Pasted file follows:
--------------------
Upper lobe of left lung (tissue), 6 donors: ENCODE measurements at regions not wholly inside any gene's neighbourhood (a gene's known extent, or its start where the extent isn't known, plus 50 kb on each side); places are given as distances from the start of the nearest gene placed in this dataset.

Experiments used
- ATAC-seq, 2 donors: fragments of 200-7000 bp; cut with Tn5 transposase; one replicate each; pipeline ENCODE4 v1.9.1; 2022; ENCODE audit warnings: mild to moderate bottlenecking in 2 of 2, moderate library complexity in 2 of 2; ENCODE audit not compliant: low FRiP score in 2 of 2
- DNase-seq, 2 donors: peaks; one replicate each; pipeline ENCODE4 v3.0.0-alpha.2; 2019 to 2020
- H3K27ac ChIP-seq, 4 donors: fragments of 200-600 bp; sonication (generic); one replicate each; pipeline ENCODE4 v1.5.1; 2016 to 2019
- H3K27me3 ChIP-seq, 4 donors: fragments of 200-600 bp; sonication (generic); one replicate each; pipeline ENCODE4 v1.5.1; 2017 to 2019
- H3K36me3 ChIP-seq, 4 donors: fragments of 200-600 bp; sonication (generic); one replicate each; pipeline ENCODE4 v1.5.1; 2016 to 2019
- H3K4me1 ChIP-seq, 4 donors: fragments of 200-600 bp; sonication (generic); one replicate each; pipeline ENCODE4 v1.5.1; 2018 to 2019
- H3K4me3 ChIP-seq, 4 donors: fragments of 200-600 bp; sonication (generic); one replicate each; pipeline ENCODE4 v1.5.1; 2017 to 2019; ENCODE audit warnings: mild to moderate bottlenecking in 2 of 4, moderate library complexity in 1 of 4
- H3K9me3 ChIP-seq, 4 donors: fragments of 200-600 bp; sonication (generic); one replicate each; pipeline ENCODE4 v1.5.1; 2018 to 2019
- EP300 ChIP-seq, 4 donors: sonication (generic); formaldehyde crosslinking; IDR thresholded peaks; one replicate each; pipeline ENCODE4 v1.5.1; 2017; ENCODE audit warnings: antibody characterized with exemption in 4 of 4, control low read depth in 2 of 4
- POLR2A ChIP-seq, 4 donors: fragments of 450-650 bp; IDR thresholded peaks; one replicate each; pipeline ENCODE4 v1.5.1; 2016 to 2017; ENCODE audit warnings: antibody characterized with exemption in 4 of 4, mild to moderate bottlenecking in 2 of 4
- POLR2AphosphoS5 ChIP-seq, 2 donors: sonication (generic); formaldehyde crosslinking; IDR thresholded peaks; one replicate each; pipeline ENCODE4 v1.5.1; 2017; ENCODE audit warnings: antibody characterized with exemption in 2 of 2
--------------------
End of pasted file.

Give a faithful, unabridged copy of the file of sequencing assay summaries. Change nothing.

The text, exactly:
Upper lobe of left lung (tissue), 6 donors: ENCODE measurements at regions not wholly inside any gene's neighbourhood (a gene's known extent, or its start where the extent isn't known, plus 50 kb on each side); places are given as distances from the start of the nearest gene placed in this dataset.

Experiments used
- ATAC-seq, 2 donors: fragments of 200-7000 bp; cut with Tn5 transposase; one replicate each; pipeline ENCODE4 v1.9.1; 2022; ENCODE audit warnings: mild to moderate bottlenecking in 2 of 2, moderate library complexity in 2 of 2; ENCODE audit not compliant: low FRiP score in 2 of 2
- DNase-seq, 2 donors: peaks; one replicate each; pipeline ENCODE4 v3.0.0-alpha.2; 2019 to 2020
- H3K27ac ChIP-seq, 4 donors: fragments of 200-600 bp; sonication (generic); one replicate each; pipeline ENCODE4 v1.5.1; 2016 to 2019
- H3K27me3 ChIP-seq, 4 donors: fragments of 200-600 bp; sonication (generic); one replicate each; pipeline ENCODE4 v1.5.1; 2017 to 2019
- H3K36me3 ChIP-seq, 4 donors: fragments of 200-600 bp; sonication (generic); one replicate each; pipeline ENCODE4 v1.5.1; 2016 to 2019
- H3K4me1 ChIP-seq, 4 donors: fragments of 200-600 bp; sonication (generic); one replicate each; pipeline ENCODE4 v1.5.1; 2018 to 2019
- H3K4me3 ChIP-seq, 4 donors: fragments of 200-600 bp; sonication (generic); one replicate each; pipeline ENCODE4 v1.5.1; 2017 to 2019; ENCODE audit warnings: mild to moderate bottlenecking in 2 of 4, moderate library complexity in 1 of 4
- H3K9me3 ChIP-seq, 4 donors: fragments of 200-600 bp; sonication (generic); one replicate each; pipeline ENCODE4 v1.5.1; 2018 to 2019
- EP300 ChIP-seq, 4 donors: sonication (generic); formaldehyde crosslinking; IDR thresholded peaks; one replicate each; pipeline ENCODE4 v1.5.1; 2017; ENCODE audit warnings: antibody characterized with exemption in 4 of 4, control low read depth in 2 of 4
- POLR2A ChIP-seq, 4 donors: fragments of 450-650 bp; IDR thresholded peaks; one replicate each; pipeline ENCODE4 v1.5.1; 2016 to 2017; ENCODE audit warnings: antibody characterized with exemption in 4 of 4, mild to moderate bottlenecking in 2 of 4
- POLR2AphosphoS5 ChIP-seq, 2 donors: sonication (generic); formaldehyde crosslinking; IDR thresholded peaks; one replicate each; pipeline ENCODE4 v1.5.1; 2017; ENCODE audit warnings: antibody characterized with exemption in 2 of 2